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"Transforming Metal Doors: A Step-by-Step Guide to Achieving Aged Grandeur"

At some point in our life, we all do something for the first time.

I had never painted a door before. And yet, here I am in my new house, with 27 doors to paint. I had to start somewhere. And where better than the door to my atelier? The little entryway to my world of creation and imagination.

So I decided to take some risks. Work with colours and textures Inever would have combined before. After all, what’s the worst that could happen? I would hate it and have to repaint the door. No big deal. With Frenchic chalk and mineral paint, I don’t have to sand off the existing finish or prime it. It’s a paint and go product. There really wasn’t anything to loose.

My first challenge was how to take my old aluminum door that everyone said I should dump, and convert it into the kind of shabby chic, romantic, vintage wooden door that I love.

The answer was Texture. Lots of it. A faux diy “cement”; layers of colours; blending, mixing... But first things first.

This door was dirty. It’s a shame I didn’t take a photo of the door before I started cleaning it.

It had old, half-ripped out stickers, dirt, dust and layer upon layer of what I can only presume is oil and grime. Even stuff that looked like some sort of fungus.

Keep reading to see how I went from a grime infested fest-pot; to my romantic, shabby chic dream door.

Step 1:

Clean it

Frenchic Sugar Soap. Lots of it; and generous amounts. Since it’s a concentrate, I diluted it with lots of water and scrubbed the entire door with it, using a coconut fiber sponge (you could also use your regular kitchen sponges). It took a couple of washes until I realised that the hinges weren’t actually black!

Step 1: Frenchic Sugar Soap: All you need you clean your furniture before painting. It's also a fab household cleaner in general.

Step 2:

A colour riot.

Although it seems like I randomly picked a handful of colours here; the process was carefully planned. First, I mixed Frenchic’s Pool Boy and Lipstick, with a little bit of Hot as Mustard to create a signature brown, which I painted on with a roller all over the door.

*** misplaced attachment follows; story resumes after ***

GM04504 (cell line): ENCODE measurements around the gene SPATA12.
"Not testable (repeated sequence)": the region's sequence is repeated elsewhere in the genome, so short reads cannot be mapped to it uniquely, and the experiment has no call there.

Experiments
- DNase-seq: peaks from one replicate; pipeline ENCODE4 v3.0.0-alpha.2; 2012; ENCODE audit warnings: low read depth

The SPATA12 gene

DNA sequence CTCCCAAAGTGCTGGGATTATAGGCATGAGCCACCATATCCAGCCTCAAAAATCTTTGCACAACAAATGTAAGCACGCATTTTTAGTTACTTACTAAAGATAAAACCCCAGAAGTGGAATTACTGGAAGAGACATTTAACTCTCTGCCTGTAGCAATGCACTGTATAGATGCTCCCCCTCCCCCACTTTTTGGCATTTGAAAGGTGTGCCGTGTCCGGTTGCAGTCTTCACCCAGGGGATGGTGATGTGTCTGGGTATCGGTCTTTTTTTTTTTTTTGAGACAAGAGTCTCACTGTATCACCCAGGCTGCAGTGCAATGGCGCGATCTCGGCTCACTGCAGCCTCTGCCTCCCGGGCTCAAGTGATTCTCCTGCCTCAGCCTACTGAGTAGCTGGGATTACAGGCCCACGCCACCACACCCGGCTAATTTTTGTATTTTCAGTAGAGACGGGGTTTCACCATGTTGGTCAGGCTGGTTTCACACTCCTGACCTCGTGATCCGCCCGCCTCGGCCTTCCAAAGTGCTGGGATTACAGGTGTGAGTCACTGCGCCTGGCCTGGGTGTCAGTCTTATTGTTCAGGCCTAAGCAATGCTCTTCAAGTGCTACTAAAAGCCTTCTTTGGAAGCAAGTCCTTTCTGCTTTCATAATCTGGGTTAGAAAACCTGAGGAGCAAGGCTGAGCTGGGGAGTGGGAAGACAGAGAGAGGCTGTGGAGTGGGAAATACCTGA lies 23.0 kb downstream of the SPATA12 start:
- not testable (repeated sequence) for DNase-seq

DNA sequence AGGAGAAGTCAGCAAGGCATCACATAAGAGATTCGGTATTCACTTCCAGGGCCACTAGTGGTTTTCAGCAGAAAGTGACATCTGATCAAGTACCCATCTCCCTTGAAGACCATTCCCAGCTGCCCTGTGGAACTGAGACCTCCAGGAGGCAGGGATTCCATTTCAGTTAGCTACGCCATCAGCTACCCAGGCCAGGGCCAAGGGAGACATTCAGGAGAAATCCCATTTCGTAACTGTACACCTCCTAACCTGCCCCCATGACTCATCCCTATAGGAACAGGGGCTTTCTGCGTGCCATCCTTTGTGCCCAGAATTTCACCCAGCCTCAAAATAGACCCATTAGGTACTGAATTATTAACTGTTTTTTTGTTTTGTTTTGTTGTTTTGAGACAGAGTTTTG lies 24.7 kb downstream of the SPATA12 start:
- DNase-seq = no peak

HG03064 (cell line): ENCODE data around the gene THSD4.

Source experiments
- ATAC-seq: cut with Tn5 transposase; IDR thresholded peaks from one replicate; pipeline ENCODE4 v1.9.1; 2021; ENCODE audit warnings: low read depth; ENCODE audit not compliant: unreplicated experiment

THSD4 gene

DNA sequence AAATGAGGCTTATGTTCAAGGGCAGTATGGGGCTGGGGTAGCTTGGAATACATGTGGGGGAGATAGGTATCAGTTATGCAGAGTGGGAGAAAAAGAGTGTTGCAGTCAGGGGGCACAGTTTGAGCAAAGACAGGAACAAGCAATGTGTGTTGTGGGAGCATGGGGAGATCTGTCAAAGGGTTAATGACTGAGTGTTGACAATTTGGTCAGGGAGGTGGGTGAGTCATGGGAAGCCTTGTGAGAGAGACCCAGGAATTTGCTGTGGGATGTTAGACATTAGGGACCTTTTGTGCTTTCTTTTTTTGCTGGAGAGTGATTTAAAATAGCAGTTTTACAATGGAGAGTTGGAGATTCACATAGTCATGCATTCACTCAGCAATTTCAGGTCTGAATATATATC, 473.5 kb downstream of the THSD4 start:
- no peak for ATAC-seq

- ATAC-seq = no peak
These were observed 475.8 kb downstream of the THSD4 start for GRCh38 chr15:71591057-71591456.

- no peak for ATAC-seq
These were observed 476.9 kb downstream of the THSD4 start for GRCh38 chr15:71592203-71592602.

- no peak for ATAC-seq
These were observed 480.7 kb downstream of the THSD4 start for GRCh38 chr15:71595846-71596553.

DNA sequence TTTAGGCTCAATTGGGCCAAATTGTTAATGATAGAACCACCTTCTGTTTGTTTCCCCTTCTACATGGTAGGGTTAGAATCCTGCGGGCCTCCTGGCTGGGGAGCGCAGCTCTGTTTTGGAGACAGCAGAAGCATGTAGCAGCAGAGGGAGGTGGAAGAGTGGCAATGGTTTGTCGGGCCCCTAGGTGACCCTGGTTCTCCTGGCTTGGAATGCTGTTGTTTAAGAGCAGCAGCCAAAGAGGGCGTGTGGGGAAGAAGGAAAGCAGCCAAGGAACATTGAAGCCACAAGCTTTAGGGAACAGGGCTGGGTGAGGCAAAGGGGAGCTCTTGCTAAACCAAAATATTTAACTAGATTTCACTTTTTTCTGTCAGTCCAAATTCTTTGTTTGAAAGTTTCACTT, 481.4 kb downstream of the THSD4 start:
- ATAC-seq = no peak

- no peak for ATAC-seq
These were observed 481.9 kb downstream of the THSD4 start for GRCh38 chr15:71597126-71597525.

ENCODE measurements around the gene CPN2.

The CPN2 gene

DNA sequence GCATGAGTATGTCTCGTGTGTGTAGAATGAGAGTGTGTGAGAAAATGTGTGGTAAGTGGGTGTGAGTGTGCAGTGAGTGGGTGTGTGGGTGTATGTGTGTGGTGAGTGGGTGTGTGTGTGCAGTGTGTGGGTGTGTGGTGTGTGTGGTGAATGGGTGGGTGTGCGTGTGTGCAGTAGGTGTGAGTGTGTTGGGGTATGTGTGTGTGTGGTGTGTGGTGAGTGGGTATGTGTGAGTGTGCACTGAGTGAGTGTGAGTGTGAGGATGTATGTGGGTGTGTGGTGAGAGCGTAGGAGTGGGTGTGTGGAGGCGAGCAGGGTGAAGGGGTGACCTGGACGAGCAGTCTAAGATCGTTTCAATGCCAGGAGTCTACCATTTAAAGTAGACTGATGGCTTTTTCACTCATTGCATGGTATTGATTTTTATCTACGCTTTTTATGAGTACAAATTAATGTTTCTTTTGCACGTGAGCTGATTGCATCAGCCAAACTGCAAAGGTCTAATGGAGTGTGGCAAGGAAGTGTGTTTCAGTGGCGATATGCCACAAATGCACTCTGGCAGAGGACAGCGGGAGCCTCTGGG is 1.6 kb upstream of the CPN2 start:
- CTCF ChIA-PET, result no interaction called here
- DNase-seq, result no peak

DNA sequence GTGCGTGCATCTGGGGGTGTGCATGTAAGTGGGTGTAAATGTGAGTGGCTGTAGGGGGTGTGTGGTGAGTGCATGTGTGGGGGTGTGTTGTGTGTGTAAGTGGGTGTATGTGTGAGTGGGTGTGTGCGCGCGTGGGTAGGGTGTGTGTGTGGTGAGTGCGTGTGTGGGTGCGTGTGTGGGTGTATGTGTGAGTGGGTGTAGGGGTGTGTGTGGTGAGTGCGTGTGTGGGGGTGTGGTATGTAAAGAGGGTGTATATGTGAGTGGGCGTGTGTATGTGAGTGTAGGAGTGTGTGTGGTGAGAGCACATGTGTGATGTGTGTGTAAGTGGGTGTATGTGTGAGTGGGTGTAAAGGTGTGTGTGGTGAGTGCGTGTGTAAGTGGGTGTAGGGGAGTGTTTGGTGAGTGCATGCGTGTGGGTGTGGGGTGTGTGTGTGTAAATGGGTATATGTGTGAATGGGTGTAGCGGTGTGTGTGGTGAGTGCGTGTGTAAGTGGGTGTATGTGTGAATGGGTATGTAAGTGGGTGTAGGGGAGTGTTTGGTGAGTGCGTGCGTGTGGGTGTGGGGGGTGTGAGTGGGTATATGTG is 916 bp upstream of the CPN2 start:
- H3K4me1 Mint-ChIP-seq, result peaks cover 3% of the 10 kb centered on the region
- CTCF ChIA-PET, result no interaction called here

Step 2: The base from which the transformation began: A mix of Frenchic's Original, Lazy and Al Fresco colours.

Step 2: Some of the colours from the Frenchic Al Fresco Range (the only outdoor chalk paint available in the UAE).

Step 3:

Making a faux cement

Creating a DIY “cement” took some planning. The idea was to turn this aluminium door into one that resembled an old-world brick, wood or concrete door. Something gravelly and chippy, with textures reminiscent of hundreds of years of weather damage and being exposed to the elements.

I ended up using a mix of Frenchic Lady Grey from the Original Range (the closest I could get to the colour of cement) and the Stamperia Texture Sand Paste medium in Snow White.

After carefully mixing it up, I applied haphazardly, here and there with a paint scraper and spatula, allowing it to harden overnight before lightly sanding off any chips that wouldn’t hold. To my surprise, less than 5% came off the vertical door; with over 95% of my “cement” still in place.

Step 3: Mixing Stamperia Sand Texture with Frenchic Lady Grey to create a faux cement.
Lady Grey from the Frenchic Original Range: The perfect base to create the "cement look" with.

Stamperia's Texture Sand Paste: an easy way to create a faux cement or grainy texture.

Step 4:

Playing with water

I generously spritzed the door before applying my combination of three pinks: Love Letter (Frenchic Lazy Range); and Ballerina and Nougat (from Frenchic’s Original Range).

Once they had dried, I kept spritzing them with water to reactivate the paint slightly and start creating runny drips. At this stage, I didn’t want to loose colour completely, which is why I allowed the paint to dry first.

Step 4: Water blending with my three pinks: Ballerina, Nougat and Love Letter (from the Frenchic Original and Lazy Ranges).

Step 5:

Messy Play

This part was perhaps the most fun. I worked in constant layers of wet paint and water; blending, layering, spritzing, misting and sharp spraying all at once. Do this bit intuitively; unleash your inner artist and don’t be afraid to make a huge soppy mess.

To add dimension and depth of vision, I added Funky Dora (Frenchic Lazy Range) and Sugar Puff (Frenchic Original Range) to my mix of the three pinks.

When doing this, it is best to pour out your five colours into little bowls (otherwise, you will end up with mixed colours in your can), keep five individual brushes ready for each colour, as well as two additional brushes for blending. Also stay near to a source of water as you will need to constantly refill your water spritzer.